Direct Memory Access n n n The direct memory access (DMA) chip (8237) offloads Direct Memory Access n n n The direct memory access (DMA) chip (8237) offloads work from the CPU. Each 8237 chip supports four devices. Two DMA chips are cascaded to provide eight DMA channels. 16

Setting and Managing DMA Channels ECP = Extended Capabilities Port SCSI = Small Computer Setting and Managing DMA Channels ECP = Extended Capabilities Port SCSI = Small Computer System Interface 17

COM and Ports 18 COM and Ports 18

COM Ports n n COM 1 and COM 3 share IRQ 4. COM 2 COM Ports n n COM 1 and COM 3 share IRQ 4. COM 2 and COM 4 share IRQ 3. COM 3 uses I/O port 3 E 8– 3 EF and COM 1 uses 3 F 8– 3 FF. COM 4 uses I/O port 2 E 8– 2 EF and COM 2 uses 2 F 8– 2 FF. 19

LPT Ports n n You should use IRQ 7 for LPT 1 and IRQ LPT Ports n n You should use IRQ 7 for LPT 1 and IRQ 5 for LPT 2. IRQ 5 is typically used by sound cards. Devices other than printers can use LPT ports. The USB is taking over many of the parallel designs. 20

Installing Expansion Cards n n n Read the documentation. Document addresses and DMA and Installing Expansion Cards n n n Read the documentation. Document addresses and DMA and IRQ settings. Keep settings unique, and document them. 21

Parallel Printer Cables 22 Parallel Printer Cables 22

IEEE 1284 Printer Modes n n It is important to configure the correct mode IEEE 1284 Printer Modes n n It is important to configure the correct mode for each printer. Each pin assignment corresponds to a specific function. 23

Serial Port Cables 24 Serial Port Cables 24

Null Modem and SCSI Cables n n Null modem cable: used to directly connect Null Modem and SCSI Cables n n Null modem cable: used to directly connect two computers SCSI cable: used to connect a variety of internal and external devices 25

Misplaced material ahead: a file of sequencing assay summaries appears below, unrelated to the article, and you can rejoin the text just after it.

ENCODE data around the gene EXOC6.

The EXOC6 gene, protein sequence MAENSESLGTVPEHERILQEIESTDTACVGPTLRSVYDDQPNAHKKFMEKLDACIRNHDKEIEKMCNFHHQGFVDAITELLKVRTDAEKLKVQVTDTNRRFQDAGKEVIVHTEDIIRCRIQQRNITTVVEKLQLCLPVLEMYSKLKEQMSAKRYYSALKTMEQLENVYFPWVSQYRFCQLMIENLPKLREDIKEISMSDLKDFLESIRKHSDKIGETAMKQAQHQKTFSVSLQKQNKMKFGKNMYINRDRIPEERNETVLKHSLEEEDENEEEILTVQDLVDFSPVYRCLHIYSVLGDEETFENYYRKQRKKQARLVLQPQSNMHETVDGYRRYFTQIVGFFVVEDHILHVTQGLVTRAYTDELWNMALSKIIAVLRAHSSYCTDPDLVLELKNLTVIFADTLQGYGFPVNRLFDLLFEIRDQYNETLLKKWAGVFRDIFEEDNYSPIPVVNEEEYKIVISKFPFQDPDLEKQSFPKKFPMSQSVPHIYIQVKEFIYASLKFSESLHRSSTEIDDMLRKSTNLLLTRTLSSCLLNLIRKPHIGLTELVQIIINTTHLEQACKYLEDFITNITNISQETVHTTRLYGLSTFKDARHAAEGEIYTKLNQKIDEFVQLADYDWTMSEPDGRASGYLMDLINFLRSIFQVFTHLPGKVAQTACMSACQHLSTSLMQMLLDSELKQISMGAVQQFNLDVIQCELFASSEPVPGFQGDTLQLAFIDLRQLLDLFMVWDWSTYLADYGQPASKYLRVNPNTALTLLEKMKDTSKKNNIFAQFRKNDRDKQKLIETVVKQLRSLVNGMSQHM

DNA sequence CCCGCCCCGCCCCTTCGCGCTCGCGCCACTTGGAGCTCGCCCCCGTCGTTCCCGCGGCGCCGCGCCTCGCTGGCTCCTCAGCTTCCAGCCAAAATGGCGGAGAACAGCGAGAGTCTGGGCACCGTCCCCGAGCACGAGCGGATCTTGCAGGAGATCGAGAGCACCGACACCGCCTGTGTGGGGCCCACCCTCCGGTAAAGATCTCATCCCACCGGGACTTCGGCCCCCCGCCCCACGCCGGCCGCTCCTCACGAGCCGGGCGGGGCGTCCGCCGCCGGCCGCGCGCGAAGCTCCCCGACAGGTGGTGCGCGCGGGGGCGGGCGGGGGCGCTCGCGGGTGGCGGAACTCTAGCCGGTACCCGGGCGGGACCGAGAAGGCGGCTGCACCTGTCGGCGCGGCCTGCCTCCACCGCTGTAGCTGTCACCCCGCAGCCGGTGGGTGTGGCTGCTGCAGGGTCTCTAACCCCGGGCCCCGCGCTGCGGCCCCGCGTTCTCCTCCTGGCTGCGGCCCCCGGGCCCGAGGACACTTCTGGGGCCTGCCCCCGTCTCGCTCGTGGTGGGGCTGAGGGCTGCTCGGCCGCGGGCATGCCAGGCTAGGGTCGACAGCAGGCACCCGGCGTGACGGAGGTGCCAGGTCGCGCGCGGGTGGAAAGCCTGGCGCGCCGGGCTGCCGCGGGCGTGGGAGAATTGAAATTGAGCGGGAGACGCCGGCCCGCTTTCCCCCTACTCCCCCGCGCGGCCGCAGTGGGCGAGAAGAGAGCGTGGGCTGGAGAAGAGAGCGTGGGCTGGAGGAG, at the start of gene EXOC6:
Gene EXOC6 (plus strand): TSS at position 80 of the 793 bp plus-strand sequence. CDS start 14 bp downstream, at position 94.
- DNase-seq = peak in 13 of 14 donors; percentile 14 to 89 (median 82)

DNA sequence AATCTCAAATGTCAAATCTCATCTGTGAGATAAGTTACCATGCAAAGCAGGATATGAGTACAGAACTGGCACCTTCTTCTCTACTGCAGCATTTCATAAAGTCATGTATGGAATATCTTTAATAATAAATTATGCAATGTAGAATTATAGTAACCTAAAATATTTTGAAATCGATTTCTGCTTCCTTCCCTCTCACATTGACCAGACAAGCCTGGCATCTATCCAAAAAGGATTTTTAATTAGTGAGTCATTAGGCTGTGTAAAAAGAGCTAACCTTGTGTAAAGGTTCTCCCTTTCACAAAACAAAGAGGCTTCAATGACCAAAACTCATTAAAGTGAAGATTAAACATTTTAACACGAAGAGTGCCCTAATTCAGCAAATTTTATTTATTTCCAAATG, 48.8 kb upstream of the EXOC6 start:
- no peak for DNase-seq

Keyboard Cables 26 Keyboard Cables 26

Identifying Cables and Connectors n n n Communication Printer Monitor Game port Keyboard 27 Identifying Cables and Connectors n n n Communication Printer Monitor Game port Keyboard 27

Troubleshooting Cables n n n n Always check the cable first. Always check for Troubleshooting Cables n n n n Always check the cable first. Always check for loose connections. Check for bent or broken pins. Do not use force. Check for worn or frayed cables. Ensure that you are using the correct cable. Avoid “homemade” cables. 28

Summary of Connectors n n n DB-9, DB-25: used for serial and parallel port Summary of Connectors n n n DB-9, DB-25: used for serial and parallel port communications, respectively RJ-11, RJ-12: standard telephone connectors RJ-45: network connector PS/2 (mini-DIN): supports mouse, scanners, and some keyboards Centronics: supports printers USB: supports a variety of peripheral devices 29

Chapter Summary n n n n Expansion buses are standardized connections for installing devices. Chapter Summary n n n n Expansion buses are standardized connections for installing devices. Expansion buses have several architecture types. All devices require unique I/O addresses, IRQs, and DMA channels. IRQ conflicts cause most problems during installation of a new device. COM ports are used for serial devices, and LPT ports are used for parallel devices. It is important to identify cables and connectors. Loose or poorly connected cables often cause computer problems. 30